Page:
Perhaps the highest praise I can offer Moore’s instructional book on writing the personal essay is this: when I started reading it, I had no intention or desire to write an essay, and now, having finished it, I already have a list of potential projects I’m ready to begin. His easygoing, conversational style and encouraging tone (“Everyone has bad days. So don’t beat yourself up about it”) make the book an easy read, and most of his advice is concrete and specific.
Moore begins with an overview of just what defines the personal essay: “A successful essay,” he writes, “is a hunt, a chase, a ramble through thickets of thought, in pursuit of some brief glimmer of fuzzy truth.” The chapters that follow examine specific types of essays: memoir essays, lyric essays, nature essays, spiritual essays, travel essays, and so forth. He offers both writing exercises and topic ideas in each section. He also analyzes successful essays by Agnes Repplier, Michel de Montaigne, Virginia Woolf, and himself.
Throughout the entire book, he illustrates his own suggestions through his own essay in progress, the finished version of which is included in one of the appendices.
Most of the suggested writing exercises are helpful, though some may seem familiar to those of us who have read a few (or few hundred) writing manuals. One exercise offers up the topic, “Why Do I Write?”, a subject I’ve encountered more than once in manuals and workshops, as is the directive to write about a childhood memory. Part Two of the book, which covers writing habits, revision, and publication, includes information found in pretty much every writing book out there: establish a regular writing routine, know your market, don’t get discouraged by rejection slips, and so on. It’s good advice, but if you’ve been writing for any length of time, you’ve heard it before.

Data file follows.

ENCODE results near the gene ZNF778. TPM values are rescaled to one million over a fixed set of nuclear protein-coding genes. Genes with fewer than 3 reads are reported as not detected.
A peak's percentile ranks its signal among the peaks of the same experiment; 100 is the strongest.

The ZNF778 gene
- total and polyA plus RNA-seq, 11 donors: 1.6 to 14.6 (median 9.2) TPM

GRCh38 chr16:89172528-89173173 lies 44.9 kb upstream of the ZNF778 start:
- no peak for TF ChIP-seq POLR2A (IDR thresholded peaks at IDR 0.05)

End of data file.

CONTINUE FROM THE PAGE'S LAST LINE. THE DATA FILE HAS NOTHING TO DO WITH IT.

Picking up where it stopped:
Show, don’t tell: that’s another piece of advice you’ll hear over and over again, and Moore’s book proves it. The portions of the book where he uses examples of well-written essays to illustrate his points are by far the most helpful, and the most interesting. He uses three essays of his own, which allows him to explain his thought processes throughout the writing (something he obviously can’t do with Woolf or Montaigne). My only nitpick on this point: I wish he had used a humorous essay from Robert Benchley, Dave Barry, or David Sedaris, because while his own was mildly amusing, it was not what you’d call a knee-slapper.
I think my favorite chapter is “Write What You Wish You Knew,” in which Moore recommends using your essay writing to investigate subjects of curiosity. He references one writer who went back to his childhood summer camp as an adult camper, and A.J. Jacobs’s book The Year of Living Biblically: One Man’s Humble Quest to Follow the Bible as Literally as Possible. He also provides a fun list of seven-day experiments to spark the reader’s imagination (a week watching nothing but the Food Network, for example).
As Moore describes it, writing the essay sounds like a lot more fun than the perennial start-of-school slog through “What I Did Over Summer Vacation.” I highly recommend taking his advice for a “ramble through thickets of thought.” Who knows where you’ll end up?